Working Memory Capacity and ADHD Symptoms in Boys: Examining the Heterogeneity of Working Memory Functioning Using Latent Profile Analysis

Mileini Campez, Joseph S. Raiker, Dustin E. Sarver, Lauren M. Friedman, Sarah A. Orban, Mark D. Rapport

Research output: Contribution to journalArticlepeer-review

Abstract

Recent studies demonstrate that working memory (WM) is integral to etiological models of ADHD; however, significant questions persist regarding the relation between WM performance across tasks with varying cognitive demands and ADHD symptoms. The current study incorporates an individual differences approach to WM heterogeneity (i.e., latent profile analysis) to (a) identify differential profiles of WM across the phonological and visuospatial WM subsystems; and (b) characterize differences in symptom presentation among WM profiles. Parent and teacher ratings of child behavior, obtained for boys with (n = 51) and without (n = 38) a diagnosis of ADHD, were compared across latent classes of visuospatial and phonological WM performance. Latent profile analysis identified three classes of WM functioning: Low WM, Moderate WM, and High WM. Membership in the Low and Moderate WM classes was associated with greater levels of parent- and teacher-rated inattentive and hyperactive symptoms. While 84% of the ADHD group were assigned to the Low and Moderate WM classes, more than a quarter of children without ADHD exhibited Moderate WM limitations. Collectively, these findings extend prior work suggesting that there is substantial heterogeneity in WM functioning in children with and without ADHD and that these differences contribute to the expression of symptoms of inattention and hyperactivity.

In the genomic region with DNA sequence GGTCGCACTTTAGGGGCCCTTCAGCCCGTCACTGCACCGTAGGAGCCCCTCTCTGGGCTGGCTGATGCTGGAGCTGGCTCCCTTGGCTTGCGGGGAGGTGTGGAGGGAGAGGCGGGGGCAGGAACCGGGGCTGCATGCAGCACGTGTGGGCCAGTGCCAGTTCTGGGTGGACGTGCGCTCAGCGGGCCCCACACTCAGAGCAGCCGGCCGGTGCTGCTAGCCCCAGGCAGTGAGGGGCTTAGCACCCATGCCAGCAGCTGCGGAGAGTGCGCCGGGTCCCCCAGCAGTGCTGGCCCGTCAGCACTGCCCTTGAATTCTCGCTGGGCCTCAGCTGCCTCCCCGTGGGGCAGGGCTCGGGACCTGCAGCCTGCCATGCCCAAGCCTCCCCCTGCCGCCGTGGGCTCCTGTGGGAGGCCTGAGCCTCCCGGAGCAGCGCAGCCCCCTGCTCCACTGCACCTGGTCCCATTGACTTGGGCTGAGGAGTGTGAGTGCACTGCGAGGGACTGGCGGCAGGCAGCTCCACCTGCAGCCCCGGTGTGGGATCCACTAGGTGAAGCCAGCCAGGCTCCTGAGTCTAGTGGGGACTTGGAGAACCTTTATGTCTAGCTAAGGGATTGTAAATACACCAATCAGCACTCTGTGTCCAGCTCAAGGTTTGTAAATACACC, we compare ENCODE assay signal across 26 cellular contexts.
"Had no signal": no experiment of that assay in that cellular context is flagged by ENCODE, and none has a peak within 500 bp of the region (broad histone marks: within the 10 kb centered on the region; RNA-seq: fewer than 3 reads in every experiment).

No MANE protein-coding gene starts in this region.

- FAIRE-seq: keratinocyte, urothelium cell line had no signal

Original languageEnglish (US)
Pages (from-to)450-463
Number of pages14
JournalJournal of Psychopathology and Behavioral Assessment
Volume42
Issue number3
DOIs
StatePublished - Sep 1 2020
Externally publishedYes

Keywords

  • ADHD
  • Children
  • Executive functioning
  • Latent profile analysis
  • Working memory

ASJC Scopus subject areas

  • Clinical Psychology

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